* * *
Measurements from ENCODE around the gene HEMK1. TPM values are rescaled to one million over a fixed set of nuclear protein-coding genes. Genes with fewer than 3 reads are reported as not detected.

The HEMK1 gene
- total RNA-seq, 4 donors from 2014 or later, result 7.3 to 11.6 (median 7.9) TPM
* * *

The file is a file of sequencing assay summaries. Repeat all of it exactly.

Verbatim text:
Measurements from ENCODE around the gene HEMK1. TPM values are rescaled to one million over a fixed set of nuclear protein-coding genes. Genes with fewer than 3 reads are reported as not detected.

The HEMK1 gene
- total RNA-seq, 4 donors from 2014 or later, result 7.3 to 11.6 (median 7.9) TPM